Clothing • Some tactile-defensive kids insist on supersoft, allcotton clothing. • Some children are more comfortable wearing snug clothing or tight clothing worn beneath their other clothes. Try bicycle shorts, tights, "too small" t-shirts, etc. • When buying clothes for a tactile-sensitive child, avoid scratchy nylon threads and items made of polyester blends which can pill and cause discomfort. • Buy seamless socks from places like

Shopping • Avoid shopping during peak hours when stores are most crowded and noisy. • Let your child push the grocery cart for sensory input. Many grocery stores have junior carts for smaller children. Also, pushing a stroller can help a toddler or preschooler get calming input. Add packages for extra weight.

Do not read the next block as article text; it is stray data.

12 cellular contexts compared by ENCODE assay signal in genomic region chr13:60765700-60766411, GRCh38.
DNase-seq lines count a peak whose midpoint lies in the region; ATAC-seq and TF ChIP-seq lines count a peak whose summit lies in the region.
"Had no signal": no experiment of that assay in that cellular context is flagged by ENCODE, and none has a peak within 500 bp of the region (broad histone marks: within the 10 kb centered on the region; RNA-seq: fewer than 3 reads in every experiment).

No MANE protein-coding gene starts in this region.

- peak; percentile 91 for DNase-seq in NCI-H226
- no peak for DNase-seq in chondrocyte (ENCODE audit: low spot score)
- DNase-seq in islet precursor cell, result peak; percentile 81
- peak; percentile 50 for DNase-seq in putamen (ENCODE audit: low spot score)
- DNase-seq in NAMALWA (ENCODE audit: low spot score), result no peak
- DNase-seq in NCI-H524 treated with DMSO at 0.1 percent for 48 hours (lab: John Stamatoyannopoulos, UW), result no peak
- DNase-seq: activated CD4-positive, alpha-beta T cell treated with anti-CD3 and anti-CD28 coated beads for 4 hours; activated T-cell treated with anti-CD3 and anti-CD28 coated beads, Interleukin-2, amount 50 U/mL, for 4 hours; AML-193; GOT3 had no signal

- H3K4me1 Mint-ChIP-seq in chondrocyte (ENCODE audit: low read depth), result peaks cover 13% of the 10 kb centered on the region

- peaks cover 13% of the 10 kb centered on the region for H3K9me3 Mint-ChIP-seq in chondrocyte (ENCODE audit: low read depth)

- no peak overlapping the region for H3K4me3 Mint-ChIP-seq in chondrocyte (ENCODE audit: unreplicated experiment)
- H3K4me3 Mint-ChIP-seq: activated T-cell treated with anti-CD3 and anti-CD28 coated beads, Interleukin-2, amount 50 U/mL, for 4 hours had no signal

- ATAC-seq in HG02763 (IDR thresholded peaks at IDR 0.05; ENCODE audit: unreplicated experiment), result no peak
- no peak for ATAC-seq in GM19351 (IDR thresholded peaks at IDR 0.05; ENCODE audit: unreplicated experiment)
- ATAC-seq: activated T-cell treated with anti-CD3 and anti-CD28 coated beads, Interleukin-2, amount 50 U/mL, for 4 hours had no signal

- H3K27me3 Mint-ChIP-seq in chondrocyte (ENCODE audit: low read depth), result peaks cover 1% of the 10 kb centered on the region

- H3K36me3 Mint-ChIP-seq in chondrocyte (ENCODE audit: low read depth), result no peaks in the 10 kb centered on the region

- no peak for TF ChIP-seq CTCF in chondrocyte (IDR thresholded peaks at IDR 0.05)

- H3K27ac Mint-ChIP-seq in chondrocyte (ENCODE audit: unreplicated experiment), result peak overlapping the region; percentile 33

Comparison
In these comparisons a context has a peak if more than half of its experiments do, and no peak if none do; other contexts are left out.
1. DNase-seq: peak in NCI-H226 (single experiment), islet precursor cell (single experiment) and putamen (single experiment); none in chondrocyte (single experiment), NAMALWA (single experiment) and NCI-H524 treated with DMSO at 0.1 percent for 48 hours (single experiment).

Potty Training • Some children are disturbed by the size and feel of a large toilet seat. Bring your child to the store and help her to pick out a potty chair or a small, cushioned vinyl ring that fits onto an adult toilet seat.

• Some children are frightening by the sound of flushing. A sense of control might help: together, count off to the flush, for example: "1, 2, 3, FLUSH!" Make lots of noise as the toilet is flushing, shouting "hooray!" • Sometimes, tight clothes provide sensory input that distracts a child from the sensation of needing to use the potty. Loose clothing such as boxer shorts may help him recognize when he has the urge to go.